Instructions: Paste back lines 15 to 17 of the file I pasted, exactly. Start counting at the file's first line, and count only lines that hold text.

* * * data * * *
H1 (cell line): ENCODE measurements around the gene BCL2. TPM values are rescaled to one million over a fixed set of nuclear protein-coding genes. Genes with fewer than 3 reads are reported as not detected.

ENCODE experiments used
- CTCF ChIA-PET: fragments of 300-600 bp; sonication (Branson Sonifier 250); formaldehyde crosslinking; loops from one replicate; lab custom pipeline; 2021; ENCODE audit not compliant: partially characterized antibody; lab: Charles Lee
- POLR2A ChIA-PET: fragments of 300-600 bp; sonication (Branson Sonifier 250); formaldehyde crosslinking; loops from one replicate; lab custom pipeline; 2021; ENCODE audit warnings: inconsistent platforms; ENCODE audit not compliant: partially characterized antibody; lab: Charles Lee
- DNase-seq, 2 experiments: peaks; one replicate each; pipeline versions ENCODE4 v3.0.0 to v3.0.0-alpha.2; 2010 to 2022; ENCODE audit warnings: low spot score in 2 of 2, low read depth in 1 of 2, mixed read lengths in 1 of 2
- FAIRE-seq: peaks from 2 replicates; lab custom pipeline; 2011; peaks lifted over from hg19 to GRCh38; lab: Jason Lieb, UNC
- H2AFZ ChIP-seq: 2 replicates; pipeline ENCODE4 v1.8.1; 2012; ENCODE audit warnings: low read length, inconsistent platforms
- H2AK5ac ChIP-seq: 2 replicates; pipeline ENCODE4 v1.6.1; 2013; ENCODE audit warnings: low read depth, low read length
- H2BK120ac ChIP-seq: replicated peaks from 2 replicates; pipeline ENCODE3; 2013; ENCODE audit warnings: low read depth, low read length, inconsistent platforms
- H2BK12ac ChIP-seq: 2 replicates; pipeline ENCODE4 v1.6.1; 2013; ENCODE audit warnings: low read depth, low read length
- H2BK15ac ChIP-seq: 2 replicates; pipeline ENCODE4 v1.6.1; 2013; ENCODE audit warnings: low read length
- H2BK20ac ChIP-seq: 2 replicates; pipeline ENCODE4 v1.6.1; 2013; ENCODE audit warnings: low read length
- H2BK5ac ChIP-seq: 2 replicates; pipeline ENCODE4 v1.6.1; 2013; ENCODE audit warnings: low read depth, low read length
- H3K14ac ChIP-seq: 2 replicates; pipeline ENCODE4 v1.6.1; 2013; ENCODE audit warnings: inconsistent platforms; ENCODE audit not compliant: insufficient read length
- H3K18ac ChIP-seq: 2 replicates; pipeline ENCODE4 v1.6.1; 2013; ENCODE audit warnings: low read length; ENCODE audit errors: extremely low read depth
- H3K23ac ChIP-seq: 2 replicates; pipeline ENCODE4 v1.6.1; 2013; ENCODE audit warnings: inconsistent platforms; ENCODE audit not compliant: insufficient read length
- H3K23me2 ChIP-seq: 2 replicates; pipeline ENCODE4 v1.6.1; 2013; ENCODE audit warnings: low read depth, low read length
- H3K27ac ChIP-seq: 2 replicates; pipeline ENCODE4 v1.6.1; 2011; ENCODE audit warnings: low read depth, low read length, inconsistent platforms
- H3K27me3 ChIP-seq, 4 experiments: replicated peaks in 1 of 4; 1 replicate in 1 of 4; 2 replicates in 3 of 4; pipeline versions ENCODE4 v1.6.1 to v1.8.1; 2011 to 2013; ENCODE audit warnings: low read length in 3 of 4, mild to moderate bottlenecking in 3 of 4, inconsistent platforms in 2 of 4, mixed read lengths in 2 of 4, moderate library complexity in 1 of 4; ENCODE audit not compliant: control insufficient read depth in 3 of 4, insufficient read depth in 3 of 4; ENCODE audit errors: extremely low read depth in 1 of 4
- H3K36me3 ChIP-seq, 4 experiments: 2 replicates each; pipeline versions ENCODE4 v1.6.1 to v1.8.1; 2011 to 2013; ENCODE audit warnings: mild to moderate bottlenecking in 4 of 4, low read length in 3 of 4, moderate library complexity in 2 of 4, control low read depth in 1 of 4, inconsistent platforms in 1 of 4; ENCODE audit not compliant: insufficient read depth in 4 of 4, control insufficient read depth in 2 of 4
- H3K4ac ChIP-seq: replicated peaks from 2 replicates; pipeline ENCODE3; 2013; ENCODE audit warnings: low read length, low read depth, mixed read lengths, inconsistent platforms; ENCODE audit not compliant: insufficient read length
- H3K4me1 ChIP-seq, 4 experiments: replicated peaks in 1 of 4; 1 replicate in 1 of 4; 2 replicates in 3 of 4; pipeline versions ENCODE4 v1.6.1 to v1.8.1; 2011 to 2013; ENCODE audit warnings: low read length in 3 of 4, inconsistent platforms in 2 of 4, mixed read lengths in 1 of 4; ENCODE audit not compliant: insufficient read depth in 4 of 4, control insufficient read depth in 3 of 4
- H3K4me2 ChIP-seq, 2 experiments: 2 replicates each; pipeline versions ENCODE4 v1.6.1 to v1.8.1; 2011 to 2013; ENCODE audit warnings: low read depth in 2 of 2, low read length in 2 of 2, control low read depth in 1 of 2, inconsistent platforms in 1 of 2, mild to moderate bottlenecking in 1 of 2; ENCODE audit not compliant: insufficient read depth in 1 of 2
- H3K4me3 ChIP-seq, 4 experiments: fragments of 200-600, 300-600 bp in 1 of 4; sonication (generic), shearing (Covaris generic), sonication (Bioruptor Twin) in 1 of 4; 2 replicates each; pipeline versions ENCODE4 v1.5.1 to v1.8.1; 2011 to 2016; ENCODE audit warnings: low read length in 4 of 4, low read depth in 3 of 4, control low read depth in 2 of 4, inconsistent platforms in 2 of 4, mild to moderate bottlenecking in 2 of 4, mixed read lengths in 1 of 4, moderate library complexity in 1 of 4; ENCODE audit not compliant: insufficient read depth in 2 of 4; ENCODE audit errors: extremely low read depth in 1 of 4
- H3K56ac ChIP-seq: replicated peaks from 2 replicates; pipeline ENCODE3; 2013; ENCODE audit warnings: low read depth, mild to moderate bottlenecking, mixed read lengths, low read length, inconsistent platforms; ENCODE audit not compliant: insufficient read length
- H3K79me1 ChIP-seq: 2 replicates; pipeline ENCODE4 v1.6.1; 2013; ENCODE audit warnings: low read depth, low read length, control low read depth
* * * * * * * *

- H3K18ac ChIP-seq: 2 replicates; pipeline ENCODE4 v1.6.1; 2013; ENCODE audit warnings: low read length; ENCODE audit errors: extremely low read depth
- H3K23ac ChIP-seq: 2 replicates; pipeline ENCODE4 v1.6.1; 2013; ENCODE audit warnings: inconsistent platforms; ENCODE audit not compliant: insufficient read length
- H3K23me2 ChIP-seq: 2 replicates; pipeline ENCODE4 v1.6.1; 2013; ENCODE audit warnings: low read depth, low read length